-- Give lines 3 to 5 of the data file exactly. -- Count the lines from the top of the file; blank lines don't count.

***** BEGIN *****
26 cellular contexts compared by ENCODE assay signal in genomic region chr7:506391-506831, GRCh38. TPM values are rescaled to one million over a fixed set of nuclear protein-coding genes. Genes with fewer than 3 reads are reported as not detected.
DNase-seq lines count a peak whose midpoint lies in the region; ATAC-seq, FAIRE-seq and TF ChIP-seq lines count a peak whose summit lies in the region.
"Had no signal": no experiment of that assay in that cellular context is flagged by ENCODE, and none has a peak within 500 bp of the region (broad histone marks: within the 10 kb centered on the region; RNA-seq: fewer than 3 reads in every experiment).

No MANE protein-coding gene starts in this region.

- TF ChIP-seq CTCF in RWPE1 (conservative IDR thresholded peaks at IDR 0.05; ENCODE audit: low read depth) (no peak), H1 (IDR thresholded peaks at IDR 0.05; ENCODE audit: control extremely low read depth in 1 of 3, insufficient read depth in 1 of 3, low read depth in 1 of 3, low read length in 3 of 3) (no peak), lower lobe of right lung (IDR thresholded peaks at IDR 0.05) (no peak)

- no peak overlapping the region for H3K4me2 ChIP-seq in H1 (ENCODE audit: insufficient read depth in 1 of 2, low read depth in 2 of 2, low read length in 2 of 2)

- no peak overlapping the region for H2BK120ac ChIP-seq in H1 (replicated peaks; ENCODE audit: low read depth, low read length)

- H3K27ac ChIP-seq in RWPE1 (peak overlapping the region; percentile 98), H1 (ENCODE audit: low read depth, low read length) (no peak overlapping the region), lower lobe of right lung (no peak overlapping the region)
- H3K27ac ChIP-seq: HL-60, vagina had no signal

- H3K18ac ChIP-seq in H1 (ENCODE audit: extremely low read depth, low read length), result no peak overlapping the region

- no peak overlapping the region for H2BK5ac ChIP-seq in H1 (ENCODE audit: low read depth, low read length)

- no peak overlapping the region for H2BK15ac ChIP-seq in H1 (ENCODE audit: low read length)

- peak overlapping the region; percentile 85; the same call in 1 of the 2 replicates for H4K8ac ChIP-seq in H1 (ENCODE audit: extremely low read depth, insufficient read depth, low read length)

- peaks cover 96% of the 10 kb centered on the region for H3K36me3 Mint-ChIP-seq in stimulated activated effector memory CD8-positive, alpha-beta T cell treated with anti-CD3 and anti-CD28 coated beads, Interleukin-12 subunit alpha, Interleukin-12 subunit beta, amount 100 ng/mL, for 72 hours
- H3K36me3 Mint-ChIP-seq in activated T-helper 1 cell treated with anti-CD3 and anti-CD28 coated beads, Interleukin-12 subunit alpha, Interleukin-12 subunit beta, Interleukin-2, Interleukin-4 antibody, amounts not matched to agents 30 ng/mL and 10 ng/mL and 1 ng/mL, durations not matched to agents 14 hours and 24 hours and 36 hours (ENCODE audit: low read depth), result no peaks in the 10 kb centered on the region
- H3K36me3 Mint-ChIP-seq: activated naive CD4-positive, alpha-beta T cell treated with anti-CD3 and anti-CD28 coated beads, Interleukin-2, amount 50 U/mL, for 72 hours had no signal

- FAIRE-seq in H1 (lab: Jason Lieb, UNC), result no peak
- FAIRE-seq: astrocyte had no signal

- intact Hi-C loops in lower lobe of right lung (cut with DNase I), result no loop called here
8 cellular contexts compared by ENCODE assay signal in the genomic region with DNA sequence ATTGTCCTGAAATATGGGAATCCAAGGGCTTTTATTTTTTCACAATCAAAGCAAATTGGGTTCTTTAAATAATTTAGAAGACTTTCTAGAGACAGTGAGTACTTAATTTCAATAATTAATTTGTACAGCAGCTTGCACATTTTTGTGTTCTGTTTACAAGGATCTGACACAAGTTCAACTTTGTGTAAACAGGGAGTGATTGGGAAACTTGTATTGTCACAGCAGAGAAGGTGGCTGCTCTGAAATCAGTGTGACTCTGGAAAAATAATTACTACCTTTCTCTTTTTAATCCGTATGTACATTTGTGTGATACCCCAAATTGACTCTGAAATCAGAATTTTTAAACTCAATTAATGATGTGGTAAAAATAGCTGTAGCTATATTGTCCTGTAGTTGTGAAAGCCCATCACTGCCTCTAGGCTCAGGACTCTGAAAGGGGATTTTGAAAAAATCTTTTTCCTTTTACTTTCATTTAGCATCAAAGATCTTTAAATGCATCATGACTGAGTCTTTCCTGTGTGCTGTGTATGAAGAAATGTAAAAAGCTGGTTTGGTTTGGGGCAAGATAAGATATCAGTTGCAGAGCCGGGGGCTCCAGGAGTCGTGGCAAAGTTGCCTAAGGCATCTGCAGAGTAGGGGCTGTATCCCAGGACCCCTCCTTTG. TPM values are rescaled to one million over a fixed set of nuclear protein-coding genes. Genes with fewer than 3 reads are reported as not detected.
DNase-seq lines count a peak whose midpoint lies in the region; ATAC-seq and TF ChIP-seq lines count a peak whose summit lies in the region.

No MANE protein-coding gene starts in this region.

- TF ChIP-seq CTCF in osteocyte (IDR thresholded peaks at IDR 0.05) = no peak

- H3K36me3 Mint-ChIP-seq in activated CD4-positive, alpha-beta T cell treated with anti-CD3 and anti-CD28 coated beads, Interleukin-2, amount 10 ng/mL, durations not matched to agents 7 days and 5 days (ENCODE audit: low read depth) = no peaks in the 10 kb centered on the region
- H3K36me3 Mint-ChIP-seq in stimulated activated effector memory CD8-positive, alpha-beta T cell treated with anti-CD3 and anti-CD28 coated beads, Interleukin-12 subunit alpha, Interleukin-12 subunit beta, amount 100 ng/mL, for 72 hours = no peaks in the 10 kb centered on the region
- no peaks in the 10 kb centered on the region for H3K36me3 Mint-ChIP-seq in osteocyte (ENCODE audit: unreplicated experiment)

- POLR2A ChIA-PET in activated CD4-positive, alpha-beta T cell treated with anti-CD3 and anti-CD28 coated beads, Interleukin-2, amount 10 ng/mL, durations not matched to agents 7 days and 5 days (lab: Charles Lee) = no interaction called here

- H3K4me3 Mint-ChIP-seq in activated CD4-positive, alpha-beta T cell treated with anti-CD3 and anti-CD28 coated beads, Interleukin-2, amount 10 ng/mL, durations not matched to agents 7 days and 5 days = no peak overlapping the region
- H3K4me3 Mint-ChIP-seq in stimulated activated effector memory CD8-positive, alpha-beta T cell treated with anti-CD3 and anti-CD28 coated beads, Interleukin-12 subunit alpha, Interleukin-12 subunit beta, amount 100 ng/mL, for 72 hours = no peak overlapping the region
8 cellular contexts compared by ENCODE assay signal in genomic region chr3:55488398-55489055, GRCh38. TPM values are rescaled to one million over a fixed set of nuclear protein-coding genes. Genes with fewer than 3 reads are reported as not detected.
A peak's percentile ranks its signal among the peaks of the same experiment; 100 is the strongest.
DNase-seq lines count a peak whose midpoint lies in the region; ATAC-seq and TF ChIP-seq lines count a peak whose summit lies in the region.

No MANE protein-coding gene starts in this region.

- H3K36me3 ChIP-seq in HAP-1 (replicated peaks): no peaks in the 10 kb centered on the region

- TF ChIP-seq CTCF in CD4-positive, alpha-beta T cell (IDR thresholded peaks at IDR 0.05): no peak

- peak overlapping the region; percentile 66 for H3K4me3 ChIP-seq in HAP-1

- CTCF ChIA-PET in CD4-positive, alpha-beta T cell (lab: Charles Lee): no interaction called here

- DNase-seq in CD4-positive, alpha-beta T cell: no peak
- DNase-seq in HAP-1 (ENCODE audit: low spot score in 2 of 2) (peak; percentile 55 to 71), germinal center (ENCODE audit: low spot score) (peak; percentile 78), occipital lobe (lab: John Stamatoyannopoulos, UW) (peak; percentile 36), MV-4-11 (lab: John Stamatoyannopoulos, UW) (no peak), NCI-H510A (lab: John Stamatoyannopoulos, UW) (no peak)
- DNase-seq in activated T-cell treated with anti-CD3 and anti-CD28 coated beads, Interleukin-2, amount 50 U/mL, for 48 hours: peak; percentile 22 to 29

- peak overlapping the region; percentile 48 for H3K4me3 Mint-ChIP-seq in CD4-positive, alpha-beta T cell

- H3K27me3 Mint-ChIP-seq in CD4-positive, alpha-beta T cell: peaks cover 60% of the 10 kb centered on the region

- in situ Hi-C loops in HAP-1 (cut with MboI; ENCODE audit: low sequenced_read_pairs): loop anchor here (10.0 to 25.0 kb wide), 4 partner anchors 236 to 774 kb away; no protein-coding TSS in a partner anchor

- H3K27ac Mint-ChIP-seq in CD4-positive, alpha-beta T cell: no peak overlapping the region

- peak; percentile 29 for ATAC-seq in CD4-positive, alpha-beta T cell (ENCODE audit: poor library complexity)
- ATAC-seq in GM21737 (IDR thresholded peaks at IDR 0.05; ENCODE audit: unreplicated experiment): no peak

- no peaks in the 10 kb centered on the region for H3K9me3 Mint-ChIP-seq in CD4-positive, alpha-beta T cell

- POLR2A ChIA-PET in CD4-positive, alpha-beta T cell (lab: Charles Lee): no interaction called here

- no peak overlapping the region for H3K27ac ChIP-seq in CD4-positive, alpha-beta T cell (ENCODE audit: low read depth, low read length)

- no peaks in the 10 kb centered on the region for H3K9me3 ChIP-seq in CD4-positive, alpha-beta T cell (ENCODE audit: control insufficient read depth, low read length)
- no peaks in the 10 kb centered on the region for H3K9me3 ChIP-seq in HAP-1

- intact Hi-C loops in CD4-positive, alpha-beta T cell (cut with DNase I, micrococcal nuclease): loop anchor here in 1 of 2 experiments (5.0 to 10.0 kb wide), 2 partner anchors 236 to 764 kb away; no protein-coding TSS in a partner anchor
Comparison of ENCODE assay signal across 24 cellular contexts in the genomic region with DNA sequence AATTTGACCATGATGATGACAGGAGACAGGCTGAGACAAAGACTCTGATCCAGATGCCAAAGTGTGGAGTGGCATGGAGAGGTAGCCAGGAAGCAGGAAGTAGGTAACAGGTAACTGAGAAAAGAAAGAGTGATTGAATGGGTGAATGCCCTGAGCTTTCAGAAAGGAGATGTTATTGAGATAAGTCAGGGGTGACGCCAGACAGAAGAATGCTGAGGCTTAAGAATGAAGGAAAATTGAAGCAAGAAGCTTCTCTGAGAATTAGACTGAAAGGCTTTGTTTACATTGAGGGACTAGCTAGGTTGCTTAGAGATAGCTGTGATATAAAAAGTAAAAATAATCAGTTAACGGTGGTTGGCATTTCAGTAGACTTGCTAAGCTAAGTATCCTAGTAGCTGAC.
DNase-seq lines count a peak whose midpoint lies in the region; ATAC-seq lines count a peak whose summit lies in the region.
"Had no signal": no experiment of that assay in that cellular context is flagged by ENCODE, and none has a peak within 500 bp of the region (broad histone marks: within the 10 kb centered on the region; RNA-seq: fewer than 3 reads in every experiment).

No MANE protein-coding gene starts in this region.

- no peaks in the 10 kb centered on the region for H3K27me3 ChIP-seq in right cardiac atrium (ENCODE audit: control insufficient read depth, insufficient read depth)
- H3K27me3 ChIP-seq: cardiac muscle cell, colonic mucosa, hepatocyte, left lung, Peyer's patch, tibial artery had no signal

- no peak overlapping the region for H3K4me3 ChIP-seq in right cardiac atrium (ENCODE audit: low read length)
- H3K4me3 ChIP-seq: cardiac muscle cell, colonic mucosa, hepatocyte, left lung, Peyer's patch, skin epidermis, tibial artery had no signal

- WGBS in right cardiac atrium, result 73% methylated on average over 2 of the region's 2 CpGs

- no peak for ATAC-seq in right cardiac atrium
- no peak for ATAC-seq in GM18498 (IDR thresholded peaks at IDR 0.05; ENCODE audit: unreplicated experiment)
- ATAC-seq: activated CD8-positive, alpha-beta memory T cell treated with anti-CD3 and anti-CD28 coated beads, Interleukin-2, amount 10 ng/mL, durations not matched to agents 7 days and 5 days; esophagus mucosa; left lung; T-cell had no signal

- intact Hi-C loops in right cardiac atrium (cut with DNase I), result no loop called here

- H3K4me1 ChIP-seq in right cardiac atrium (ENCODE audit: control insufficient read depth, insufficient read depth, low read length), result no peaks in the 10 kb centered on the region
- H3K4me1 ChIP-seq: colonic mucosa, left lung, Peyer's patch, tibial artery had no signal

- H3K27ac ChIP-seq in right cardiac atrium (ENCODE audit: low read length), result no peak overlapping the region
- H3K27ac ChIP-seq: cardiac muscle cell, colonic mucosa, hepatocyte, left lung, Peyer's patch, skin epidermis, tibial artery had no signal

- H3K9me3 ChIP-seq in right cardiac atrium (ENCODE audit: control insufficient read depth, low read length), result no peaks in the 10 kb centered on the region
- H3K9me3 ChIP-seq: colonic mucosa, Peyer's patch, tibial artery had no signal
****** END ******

"Had no signal": no experiment of that assay in that cellular context is flagged by ENCODE, and none has a peak within 500 bp of the region (broad histone marks: within the 10 kb centered on the region; RNA-seq: fewer than 3 reads in every experiment).

No MANE protein-coding gene starts in this region.

- TF ChIP-seq CTCF in RWPE1 (conservative IDR thresholded peaks at IDR 0.05; ENCODE audit: low read depth) (no peak), H1 (IDR thresholded peaks at IDR 0.05; ENCODE audit: control extremely low read depth in 1 of 3, insufficient read depth in 1 of 3, low read depth in 1 of 3, low read length in 3 of 3) (no peak), lower lobe of right lung (IDR thresholded peaks at IDR 0.05) (no peak)